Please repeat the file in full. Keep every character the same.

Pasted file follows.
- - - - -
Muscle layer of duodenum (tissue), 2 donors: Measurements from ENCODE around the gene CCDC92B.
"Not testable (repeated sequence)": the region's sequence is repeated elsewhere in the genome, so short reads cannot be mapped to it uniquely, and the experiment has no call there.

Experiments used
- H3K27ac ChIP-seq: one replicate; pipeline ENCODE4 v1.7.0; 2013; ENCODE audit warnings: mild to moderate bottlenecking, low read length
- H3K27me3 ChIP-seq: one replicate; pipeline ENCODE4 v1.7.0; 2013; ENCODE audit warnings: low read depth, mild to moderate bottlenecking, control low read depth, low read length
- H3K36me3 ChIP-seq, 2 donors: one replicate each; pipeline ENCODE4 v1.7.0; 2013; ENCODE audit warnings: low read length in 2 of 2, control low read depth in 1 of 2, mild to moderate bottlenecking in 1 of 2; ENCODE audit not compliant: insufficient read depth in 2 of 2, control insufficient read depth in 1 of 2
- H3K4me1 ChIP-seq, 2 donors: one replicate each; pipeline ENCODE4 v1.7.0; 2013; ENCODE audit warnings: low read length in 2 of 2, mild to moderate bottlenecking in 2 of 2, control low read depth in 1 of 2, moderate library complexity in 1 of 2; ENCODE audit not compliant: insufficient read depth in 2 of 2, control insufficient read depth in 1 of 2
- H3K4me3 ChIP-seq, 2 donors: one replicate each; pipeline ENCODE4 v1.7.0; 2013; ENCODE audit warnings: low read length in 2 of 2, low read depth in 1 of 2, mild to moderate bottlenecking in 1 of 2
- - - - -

Muscle layer of duodenum (tissue), 2 donors: Measurements from ENCODE around the gene CCDC92B.
"Not testable (repeated sequence)": the region's sequence is repeated elsewhere in the genome, so short reads cannot be mapped to it uniquely, and the experiment has no call there.

Experiments used
- H3K27ac ChIP-seq: one replicate; pipeline ENCODE4 v1.7.0; 2013; ENCODE audit warnings: mild to moderate bottlenecking, low read length
- H3K27me3 ChIP-seq: one replicate; pipeline ENCODE4 v1.7.0; 2013; ENCODE audit warnings: low read depth, mild to moderate bottlenecking, control low read depth, low read length
- H3K36me3 ChIP-seq, 2 donors: one replicate each; pipeline ENCODE4 v1.7.0; 2013; ENCODE audit warnings: low read length in 2 of 2, control low read depth in 1 of 2, mild to moderate bottlenecking in 1 of 2; ENCODE audit not compliant: insufficient read depth in 2 of 2, control insufficient read depth in 1 of 2
- H3K4me1 ChIP-seq, 2 donors: one replicate each; pipeline ENCODE4 v1.7.0; 2013; ENCODE audit warnings: low read length in 2 of 2, mild to moderate bottlenecking in 2 of 2, control low read depth in 1 of 2, moderate library complexity in 1 of 2; ENCODE audit not compliant: insufficient read depth in 2 of 2, control insufficient read depth in 1 of 2
- H3K4me3 ChIP-seq, 2 donors: one replicate each; pipeline ENCODE4 v1.7.0; 2013; ENCODE audit warnings: low read length in 2 of 2, low read depth in 1 of 2, mild to moderate bottlenecking in 1 of 2